Devils & Thieves.
By Jennifer Rush.
Oct. 2017. 336p. Little, Brown, $17.99 (9780316390897).
Jemmie senses colors and scents when
other “kindled”—magic users—cast spells,
making her life among them a living hell.
She assumes she’s a failure at magic, allergic to something she
loves—much like her long-dead romance with Crowe
Medici, leader of the Black
Devils, a kindled motorcycle gang. Making things
worse is her budding relationship with rival club
member Darek, which she’s
just barely keeping secret. When Crowe reveals that Darek’s club, the Deathstalkers,
had something to do with his father’s death
at the previous year’s annual festival, Jemmie’s life is made infinitely more confusing.
Her father, who ran away years before, is also
in town for the big event, and the animosity
she still feels at being abandoned is palpable.
While trying to manage everything, including her own secrets, Jemmie will also try to
solve the mystery of the past gang leader’s
death without sparking a massive gangland
war. Rush has given a lot of thought to her
world building here, and the result is a fascinating new world where magic and crime
intersect. Urban fantasy is hard to get just
right in YA, but she succeeds completely.
Teen readers will find a lot to love about
Jemmie’s complicated life, and they will definitely leave wanting more. —Stacey Comfort
Even the Darkest Stars.
By Heather Fawcett.
Sept. 2017. 432p. HarperCollins/Balzer+Bray, $17.99
(9780062463388); e-book, $17.99 (9780062463401).
Though she’s grown up hearing that
magic is a tool like any other, Kamzin, second daughter of the village elder, has never
had much of a talent for
it, despite her inevitable
future as village shaman.
Kamzin dreams of becoming an explorer, traversing
and documenting the cold,
treacherous mountains of
the Empire and the dangerous witches who live there.
When River Shara, the infamous Royal Explorer, comes to Kamzin’s village seeking help
from her older sister, Lusha, Kamzin hopes to
impress him. River is on a mission to retrieve
a talisman from Raksha, the tallest and most
feared of the mountain peaks; when Lusha,
an excellent astronomer but not much of an
explorer, shocks the village by leaving with a
rival explorer, Kamzin finds herself accompanying River on his perilous journey, torn
between beating her sister to the top and
keeping her from harm. But both natural and
supernatural dangers wait in the mountains,
and Kamzin might not have much choice
Whether it’s to a glorious new world or a horrifying reimag- ining of our own, these novels, all reviewed in Booklist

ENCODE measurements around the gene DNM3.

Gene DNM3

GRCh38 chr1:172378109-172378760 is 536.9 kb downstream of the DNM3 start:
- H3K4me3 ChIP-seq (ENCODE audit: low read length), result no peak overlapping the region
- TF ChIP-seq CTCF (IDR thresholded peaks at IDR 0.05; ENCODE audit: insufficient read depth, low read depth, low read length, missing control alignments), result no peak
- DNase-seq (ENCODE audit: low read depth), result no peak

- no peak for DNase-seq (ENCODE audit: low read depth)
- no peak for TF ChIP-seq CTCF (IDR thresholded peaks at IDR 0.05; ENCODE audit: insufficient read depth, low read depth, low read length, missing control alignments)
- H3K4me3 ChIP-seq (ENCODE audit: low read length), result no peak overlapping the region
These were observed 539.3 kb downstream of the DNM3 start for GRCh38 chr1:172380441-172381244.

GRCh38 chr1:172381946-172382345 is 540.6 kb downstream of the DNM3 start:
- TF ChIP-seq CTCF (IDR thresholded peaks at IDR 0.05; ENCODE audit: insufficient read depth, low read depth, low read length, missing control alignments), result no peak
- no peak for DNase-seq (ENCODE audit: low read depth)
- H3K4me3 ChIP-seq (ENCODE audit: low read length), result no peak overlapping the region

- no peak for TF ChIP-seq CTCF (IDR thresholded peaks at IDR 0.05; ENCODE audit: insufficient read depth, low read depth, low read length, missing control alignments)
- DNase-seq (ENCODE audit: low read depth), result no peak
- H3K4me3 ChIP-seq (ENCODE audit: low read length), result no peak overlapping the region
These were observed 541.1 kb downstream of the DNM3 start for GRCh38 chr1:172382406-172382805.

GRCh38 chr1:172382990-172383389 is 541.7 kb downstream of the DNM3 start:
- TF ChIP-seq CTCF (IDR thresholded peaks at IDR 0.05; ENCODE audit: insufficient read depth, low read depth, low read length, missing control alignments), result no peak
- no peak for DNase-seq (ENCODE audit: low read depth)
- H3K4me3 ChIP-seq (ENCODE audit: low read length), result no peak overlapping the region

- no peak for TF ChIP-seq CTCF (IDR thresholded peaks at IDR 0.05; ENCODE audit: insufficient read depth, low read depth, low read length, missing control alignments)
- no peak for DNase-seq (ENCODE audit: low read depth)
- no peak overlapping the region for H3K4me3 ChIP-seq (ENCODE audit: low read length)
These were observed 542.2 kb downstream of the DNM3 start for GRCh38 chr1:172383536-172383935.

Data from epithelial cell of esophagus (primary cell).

between August 2016 and July 2017, will certainly transport sf,
fantasy, and horror readers to another place. —Maggie Reagan
Camp So-and-So. By Mary McCoy. 2017. Carolrhoda/Lab, $18.99
(9781512415971). Gr. 8–11.
Fantasy and horror tropes reign at an Appalachian summer camp
for girls. Five cabins face everything from curses and magical soul
mates to a classic Friday the 13th–style murder mystery in this
Henry and the Chalk Dragon. By Jennifer Trafton. Illus. by Benjamin Schipper. 2017.
Rabbit Room, $15.99 (9780986381881). Gr. 3–5.
It’s an ordinary day until Henry Penwhistle accidentally brings a dragon to school in his
lunch box. The dragon, originally just a chalk drawing, wreaks havoc on the school, so
“Sir” Henry, eraser in hand, sets off to vanquish it.
Iron Cast. By Destiny Soria. 2016. Abrams/Amulet, $17.95 (9781419721922). Gr. 9–12.
This reimagining of 1919 Boston focuses on prejudices against hemopaths—people
who possess magical artistic talents. Corinne, a hemo who works at the gangster-run
Cast Iron club, searches for answers as other hemos begin disappearing.
Landscape with Invisible Hand. By M. T. Anderson. Sept. 2017. Candlewick, $16.99
(9780763687892). Gr. 9–12.
An alien race promises to put an end to suffering with advanced technology—true for
the wealthy, not so much for everyone else. Sarcastic artist Adam tries to bring in cash by
entertaining the new overlords.
Olive and the Backstage Ghost. By Michelle Schusterman. 2017. Random, $16.99
(9780399550669). Gr. 5–8.
Olive loves singing, but her overbearing mother wants her to be a star, exacerbating
Olive’s stage fright. After a disastrous audition, Olive stumbles across a glamorous old
theater that definitely has its ghosts.
Scythe. By Neal Shusterman. 2016. Simon & Schuster, $17.99 (9781442472426).
In the futuristic MidMerica, the only true death is one given by a Scythe, who gleans
souls to keep the population in check. Citra and Rowan, two reluctant apprentices, face
unsettling questions about life without death.
Sputnik’s Guide to Life on Earth. By Frank Cottrell Boyce. 2017. HarperCollins/Walden
Pond, $16.99 (9780062643629). Gr. 3–6.
Everyone thinks Sputnik Mellows is a dog, but Prez knows he’s an alien. If the pair can
come up with 10 things worth seeing—for an interplanetary guidebook—Earth will be
saved from destruction.
Strange the Dreamer. By Laini Taylor. 2017. Little, Brown, $18.99 (9780316341684).
Lazlo Strange dreams of the mythical city of Weep, a fascination that comes to a head
when a group of warriors from that very place comes seeking help. Weep, though, still
reels from the aftermath of a brutal war.
Vassa in the Night. By Sarah Porter. 2016. Tor Teen, $17.99 (9780765380548). Gr. 9–12.
Nights in Brooklyn have grown supernaturally long. Vassa, sent out for lightbulbs, accidentally crosses tricky store owner Babs Yagg. Babs agrees to let her live, if she works
(and survives) three nights in the dangerous store.
When the Sea Turned to Silver. By Grace Lin. Illus. by the author. 2016. Little, Brown,
$18.99 (9780316125925). Gr. 3–5.
This third installment in a fantasy cycle set in ancient China beautifully interweaves
traditional folklore with the story of Pinmei, a timid girl who must rescue her storyteller
grandmother from the clutches of the emperor.
TOP 10 SF/FANTASY & HORROR FOR YOUTH